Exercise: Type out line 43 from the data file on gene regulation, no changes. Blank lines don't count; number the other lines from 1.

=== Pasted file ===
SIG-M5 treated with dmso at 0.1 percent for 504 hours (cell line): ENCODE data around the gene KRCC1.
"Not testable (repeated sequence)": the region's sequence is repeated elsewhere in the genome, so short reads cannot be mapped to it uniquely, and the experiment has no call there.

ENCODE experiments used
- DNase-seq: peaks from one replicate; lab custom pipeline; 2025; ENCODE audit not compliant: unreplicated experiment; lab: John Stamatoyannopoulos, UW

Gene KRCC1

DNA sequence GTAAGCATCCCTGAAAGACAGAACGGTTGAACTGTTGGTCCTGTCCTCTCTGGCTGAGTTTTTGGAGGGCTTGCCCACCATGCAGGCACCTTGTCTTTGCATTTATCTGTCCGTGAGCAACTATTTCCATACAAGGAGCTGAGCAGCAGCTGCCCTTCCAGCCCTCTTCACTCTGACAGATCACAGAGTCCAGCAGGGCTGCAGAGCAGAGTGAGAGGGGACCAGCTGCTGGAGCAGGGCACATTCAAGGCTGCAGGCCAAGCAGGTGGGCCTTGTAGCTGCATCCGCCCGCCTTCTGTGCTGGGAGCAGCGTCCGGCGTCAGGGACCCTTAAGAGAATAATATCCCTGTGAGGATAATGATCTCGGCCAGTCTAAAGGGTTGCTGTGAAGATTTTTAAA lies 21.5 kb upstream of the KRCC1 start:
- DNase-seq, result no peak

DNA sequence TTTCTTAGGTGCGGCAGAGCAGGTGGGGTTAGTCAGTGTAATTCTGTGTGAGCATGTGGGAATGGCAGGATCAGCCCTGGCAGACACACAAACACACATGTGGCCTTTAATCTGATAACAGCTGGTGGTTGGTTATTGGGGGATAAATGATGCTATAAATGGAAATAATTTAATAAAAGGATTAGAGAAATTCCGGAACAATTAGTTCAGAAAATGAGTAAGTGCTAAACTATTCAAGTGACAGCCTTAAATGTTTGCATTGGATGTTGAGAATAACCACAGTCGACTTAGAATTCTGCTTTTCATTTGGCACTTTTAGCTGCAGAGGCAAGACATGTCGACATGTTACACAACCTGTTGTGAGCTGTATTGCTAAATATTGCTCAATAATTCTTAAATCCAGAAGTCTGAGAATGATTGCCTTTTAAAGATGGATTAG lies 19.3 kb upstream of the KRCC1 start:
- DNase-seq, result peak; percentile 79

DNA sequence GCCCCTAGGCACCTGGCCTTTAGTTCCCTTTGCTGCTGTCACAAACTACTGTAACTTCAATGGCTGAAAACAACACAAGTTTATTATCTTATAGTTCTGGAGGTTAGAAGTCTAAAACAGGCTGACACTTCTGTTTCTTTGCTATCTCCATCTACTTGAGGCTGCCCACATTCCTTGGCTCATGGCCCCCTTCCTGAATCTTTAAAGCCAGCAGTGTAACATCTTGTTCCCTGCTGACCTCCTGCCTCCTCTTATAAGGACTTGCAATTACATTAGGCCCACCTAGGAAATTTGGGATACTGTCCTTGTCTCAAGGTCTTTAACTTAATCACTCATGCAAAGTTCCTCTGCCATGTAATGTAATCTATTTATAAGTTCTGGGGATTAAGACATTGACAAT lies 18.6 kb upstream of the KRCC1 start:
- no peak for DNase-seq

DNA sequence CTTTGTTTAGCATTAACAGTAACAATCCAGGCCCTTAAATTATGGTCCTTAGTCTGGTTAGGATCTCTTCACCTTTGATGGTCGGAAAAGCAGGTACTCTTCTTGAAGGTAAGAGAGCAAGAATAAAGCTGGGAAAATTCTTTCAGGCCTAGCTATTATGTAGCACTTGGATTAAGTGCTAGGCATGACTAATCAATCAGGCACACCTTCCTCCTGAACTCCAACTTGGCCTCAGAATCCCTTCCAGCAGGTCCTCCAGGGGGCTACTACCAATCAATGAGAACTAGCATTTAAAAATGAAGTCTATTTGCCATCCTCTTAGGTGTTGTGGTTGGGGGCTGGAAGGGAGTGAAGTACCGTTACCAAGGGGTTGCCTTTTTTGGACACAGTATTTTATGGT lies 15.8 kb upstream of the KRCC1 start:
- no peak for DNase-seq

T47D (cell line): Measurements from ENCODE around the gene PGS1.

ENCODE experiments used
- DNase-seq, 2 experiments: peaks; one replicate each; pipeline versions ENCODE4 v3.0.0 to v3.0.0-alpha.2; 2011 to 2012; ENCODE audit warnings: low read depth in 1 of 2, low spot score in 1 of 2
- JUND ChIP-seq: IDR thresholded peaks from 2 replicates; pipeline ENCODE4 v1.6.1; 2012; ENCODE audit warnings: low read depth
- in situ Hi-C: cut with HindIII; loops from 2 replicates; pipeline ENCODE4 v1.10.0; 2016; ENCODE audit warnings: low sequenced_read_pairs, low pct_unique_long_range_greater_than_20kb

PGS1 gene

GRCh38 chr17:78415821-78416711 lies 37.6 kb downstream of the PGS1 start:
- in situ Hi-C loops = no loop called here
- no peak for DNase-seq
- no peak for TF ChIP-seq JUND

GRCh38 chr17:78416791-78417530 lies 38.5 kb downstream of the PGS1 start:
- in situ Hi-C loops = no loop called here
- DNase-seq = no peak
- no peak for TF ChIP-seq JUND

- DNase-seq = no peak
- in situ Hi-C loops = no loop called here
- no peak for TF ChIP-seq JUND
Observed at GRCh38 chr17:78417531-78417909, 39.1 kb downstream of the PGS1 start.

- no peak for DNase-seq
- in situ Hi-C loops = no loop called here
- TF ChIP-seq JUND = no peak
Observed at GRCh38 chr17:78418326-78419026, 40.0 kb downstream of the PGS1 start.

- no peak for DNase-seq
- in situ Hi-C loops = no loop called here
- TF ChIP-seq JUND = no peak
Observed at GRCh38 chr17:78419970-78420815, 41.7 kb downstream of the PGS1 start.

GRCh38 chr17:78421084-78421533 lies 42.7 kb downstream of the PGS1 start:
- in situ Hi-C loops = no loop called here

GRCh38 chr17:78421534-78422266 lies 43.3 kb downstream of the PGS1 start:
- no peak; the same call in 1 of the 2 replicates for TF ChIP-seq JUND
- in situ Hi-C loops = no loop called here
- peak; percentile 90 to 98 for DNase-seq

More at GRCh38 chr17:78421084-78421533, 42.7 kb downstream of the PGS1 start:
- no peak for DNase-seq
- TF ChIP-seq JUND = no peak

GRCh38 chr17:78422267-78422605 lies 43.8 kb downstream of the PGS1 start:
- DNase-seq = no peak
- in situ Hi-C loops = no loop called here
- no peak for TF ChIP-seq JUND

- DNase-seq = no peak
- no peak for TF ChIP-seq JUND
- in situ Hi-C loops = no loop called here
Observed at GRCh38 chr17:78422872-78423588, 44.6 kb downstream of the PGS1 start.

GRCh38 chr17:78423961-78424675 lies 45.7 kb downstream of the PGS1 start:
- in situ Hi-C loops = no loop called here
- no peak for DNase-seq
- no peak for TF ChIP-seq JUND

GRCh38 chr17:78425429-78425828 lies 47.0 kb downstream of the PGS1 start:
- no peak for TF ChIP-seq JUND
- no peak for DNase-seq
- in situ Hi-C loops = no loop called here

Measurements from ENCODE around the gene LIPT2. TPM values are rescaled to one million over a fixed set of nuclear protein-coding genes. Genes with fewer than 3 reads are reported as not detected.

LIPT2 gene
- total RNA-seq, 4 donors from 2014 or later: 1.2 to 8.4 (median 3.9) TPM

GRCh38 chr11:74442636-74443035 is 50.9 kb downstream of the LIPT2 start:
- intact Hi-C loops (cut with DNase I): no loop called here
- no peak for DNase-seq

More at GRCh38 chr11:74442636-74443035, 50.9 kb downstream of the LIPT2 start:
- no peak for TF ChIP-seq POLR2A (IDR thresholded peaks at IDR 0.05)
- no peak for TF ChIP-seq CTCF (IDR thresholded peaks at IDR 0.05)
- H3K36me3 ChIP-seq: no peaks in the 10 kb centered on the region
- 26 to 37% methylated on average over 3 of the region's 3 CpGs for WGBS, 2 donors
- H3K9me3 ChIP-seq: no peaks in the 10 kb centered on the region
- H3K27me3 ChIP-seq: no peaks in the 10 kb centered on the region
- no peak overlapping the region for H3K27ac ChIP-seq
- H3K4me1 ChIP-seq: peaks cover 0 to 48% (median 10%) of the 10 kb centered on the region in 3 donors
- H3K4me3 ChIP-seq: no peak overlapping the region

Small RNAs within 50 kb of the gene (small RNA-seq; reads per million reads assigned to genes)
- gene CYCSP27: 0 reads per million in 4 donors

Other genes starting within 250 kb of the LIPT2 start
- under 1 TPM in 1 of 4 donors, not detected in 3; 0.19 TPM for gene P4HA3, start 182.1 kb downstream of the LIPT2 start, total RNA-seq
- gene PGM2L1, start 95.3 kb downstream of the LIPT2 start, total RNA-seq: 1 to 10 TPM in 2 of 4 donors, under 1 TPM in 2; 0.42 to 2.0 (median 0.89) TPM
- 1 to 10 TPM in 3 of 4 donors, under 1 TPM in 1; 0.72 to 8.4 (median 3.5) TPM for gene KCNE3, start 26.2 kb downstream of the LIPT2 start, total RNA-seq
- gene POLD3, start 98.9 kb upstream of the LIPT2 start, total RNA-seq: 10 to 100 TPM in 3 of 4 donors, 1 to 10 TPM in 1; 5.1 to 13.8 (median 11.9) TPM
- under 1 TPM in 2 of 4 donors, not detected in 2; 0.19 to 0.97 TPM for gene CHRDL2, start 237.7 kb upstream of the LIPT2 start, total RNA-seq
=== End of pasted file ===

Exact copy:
- no peak; the same call in 1 of the 2 replicates for TF ChIP-seq JUND